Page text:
Go Out and Play!
With an increase in obesity rates and obesity-related health risks, it's more important than ever to follow a healthy eating and exercise plan. Children are not immune to these issues, which is why exercise should be a part of their everyday lives.
Kids love to play, so to get them moving, try to make activity fun. These various examples of physical exercises for children accommodate kids of all ages.
Make a Splash
Most children love swimming or splashing around in a pool or the ocean.
Parents should always supervise kids in the water - what better way to do that than to take a dip yourself?
On the Ice
Playing hockey can burn a lot of calories and be a lot of fun at the same time.
This fast-paced sport requires cardiovascular endurance and agility.
Kids can benefit greatly from the calming affect of yoga. It's also a fantastic way to help them develop balance and coordination, both of which will make them more steady on their feet as they grow older.
Starting yoga practice as a child sets them up for a lifelong activity that will benefit them greatly throughout the years.
Soccer requires coordination and skill. Playing on a team bolsters confidence and social skills, as well as provides a good deal of exercise.
This popular sport is common among youth athletes and shouldn't be difficult to find in your town or city.
Most kids are natural runners, but organized fun runs can elevate the experience for kids and give them a real sense of accomplishment as they cross the finish line.
Make sure you choose a race that is appropriate for kids and train beforehand to set them up for success.
Physical Exercises for Children
Don't forget to stretch! While children are often naturally limber, teaching them to stretch at a young age demonstrates how important it is.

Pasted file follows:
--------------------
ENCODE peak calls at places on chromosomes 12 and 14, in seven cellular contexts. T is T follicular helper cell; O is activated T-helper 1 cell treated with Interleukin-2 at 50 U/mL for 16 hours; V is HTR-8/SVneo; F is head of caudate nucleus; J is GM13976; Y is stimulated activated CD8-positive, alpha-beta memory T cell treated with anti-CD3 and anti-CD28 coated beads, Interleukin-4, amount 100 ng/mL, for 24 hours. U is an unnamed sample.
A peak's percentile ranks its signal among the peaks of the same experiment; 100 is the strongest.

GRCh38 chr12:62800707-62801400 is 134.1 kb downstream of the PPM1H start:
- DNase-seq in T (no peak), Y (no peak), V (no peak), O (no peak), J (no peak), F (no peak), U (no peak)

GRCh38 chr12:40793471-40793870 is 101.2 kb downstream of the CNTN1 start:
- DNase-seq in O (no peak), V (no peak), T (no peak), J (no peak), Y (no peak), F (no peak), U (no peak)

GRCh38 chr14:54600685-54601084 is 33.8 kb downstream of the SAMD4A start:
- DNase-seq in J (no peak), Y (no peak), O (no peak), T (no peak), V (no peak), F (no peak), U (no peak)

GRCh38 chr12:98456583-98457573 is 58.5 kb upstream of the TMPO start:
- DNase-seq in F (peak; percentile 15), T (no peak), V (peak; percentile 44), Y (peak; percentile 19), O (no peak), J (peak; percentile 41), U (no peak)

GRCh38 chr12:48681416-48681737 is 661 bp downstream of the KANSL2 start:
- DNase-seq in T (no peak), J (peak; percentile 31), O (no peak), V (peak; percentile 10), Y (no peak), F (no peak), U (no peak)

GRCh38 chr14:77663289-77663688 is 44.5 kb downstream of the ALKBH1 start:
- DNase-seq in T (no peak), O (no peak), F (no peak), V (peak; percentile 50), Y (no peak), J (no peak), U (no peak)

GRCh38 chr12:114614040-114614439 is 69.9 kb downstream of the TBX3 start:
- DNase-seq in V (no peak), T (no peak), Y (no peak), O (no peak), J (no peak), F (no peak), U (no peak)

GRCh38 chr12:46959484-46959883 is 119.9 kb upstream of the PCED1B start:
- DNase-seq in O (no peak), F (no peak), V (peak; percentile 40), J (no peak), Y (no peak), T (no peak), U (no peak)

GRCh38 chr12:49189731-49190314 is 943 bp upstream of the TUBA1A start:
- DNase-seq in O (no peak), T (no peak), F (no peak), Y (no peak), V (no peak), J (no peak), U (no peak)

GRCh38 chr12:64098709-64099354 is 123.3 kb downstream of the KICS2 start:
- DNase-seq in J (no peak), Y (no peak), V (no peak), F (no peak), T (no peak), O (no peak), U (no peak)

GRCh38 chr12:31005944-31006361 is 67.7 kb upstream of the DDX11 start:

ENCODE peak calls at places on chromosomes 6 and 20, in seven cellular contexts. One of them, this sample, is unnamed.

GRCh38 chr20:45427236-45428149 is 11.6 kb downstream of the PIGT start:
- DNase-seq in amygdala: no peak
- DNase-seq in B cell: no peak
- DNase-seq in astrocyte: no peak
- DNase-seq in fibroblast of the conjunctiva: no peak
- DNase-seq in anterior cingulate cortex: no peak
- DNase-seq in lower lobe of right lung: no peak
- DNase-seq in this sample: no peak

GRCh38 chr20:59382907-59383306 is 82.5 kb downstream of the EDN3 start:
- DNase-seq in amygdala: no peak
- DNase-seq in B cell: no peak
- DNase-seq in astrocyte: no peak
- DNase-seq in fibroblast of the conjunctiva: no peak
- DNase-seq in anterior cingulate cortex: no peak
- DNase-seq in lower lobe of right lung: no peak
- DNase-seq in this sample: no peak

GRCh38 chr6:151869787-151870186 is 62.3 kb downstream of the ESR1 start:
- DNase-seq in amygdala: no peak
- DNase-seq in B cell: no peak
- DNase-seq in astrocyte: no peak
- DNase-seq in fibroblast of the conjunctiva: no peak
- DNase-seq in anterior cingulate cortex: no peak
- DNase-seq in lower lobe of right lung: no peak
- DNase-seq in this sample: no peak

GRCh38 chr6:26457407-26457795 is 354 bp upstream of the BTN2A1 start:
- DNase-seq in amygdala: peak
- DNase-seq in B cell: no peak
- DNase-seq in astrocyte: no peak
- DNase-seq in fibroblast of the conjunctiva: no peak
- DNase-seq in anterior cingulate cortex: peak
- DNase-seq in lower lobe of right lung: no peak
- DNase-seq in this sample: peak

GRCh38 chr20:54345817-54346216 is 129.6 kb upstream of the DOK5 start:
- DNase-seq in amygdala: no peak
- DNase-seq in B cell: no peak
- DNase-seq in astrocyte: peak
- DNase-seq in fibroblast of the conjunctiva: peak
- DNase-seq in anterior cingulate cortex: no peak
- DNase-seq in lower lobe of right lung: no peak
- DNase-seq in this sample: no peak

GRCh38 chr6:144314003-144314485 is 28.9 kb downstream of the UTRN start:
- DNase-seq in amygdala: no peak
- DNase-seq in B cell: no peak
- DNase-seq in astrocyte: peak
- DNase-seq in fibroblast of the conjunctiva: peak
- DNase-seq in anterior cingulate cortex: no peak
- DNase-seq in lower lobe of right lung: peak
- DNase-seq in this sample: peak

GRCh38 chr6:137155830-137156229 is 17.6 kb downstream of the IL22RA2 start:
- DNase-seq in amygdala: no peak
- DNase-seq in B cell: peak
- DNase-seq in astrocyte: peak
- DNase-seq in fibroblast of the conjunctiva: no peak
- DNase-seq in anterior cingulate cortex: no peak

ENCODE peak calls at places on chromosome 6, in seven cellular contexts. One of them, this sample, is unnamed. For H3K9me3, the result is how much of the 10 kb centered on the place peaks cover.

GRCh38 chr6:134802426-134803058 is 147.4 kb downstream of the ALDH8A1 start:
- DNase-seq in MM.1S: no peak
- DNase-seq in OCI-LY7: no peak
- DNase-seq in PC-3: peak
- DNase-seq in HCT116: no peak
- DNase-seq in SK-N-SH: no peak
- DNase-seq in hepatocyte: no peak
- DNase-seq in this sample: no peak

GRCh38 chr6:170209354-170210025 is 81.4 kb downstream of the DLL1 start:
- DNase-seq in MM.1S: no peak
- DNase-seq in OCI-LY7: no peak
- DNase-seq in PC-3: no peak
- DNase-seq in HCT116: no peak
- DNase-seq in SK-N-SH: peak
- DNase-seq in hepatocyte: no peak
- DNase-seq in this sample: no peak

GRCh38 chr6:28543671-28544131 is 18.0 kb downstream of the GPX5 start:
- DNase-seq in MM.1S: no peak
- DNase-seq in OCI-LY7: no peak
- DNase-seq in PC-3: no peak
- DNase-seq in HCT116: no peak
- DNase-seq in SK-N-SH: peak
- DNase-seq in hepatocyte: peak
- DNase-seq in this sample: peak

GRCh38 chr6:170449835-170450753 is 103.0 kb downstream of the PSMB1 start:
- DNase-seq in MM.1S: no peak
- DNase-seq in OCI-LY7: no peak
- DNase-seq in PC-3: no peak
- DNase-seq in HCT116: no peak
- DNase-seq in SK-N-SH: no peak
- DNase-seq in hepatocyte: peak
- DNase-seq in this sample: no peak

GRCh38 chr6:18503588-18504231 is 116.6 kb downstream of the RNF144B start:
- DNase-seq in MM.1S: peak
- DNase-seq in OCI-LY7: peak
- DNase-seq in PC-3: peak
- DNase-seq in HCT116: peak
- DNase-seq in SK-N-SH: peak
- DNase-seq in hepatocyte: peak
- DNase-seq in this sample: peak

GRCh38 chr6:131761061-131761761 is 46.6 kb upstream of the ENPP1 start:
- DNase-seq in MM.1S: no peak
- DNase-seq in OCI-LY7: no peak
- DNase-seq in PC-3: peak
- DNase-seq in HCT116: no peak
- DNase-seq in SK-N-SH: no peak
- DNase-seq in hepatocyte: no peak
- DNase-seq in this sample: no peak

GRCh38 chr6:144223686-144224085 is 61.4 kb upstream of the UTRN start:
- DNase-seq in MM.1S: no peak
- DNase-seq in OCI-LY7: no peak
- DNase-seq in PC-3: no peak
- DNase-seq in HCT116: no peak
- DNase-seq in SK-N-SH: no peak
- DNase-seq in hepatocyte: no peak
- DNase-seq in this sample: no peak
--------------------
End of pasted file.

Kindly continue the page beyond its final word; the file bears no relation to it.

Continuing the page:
Getting into the habit of proper stretching will help injury prevention in later years, too.
Whether baseball, basketball or football, playing on a team is beneficial for children of all ages.
Learning to work with a team is a skill that will benefit a kid as they grow.
Strong Kids, Strong Bodies
With the proper guidance and training, kids as young as 5 can start basic weightlifting. It's important to find a strength coach well-versed in training young athletes in order to avoid injuries or the development of bad habits.
Hand-eye coordination, speed and agility may all improve when a child takes up tennis.
Kids with an independent, competitive nature will thrive in this sport.
Training kids in boxing or martial arts isn't just about self-confidence and bully prevention strategies - it's a viable way to get kids fit and build strength and cardiovascular endurance.
Find training programs specific to kids so your child doesn't get overwhelmed in an adult program.
On Two Wheels
Most children know how to ride a bike. In addition to taking them where they want to go, bicycling strengthens legs and improves balance.
When the weather won't allow a bike ride, a stationary bike can be a fun alternative, especially if it allows kids to ride while watching videos or playing video games.
Have a Ball!
Give a group of children a ball and they'll make their own fun and games. Structured play is nice at times, but adults should let kids take the lead and just feel free to play, too.
You may be surprised to find that, when left to their own devices and given plenty of room, kids will exercise for fun.
If you're frustrated by constantly needing to tell your kid to stop climbing on things, switch it around to your advantage.
Kids who are natural climbers will love age-appropriate climbing walls or the opportunity to climb outside. Climbing builds strength and stamina.
Kids want to move. While there is certainly a time and a place for sitting still, children should be encouraged to move as much as possible.
Encourage an active lifestyle and lead by example. Starting your own exercise program might just inspire your kids to follow.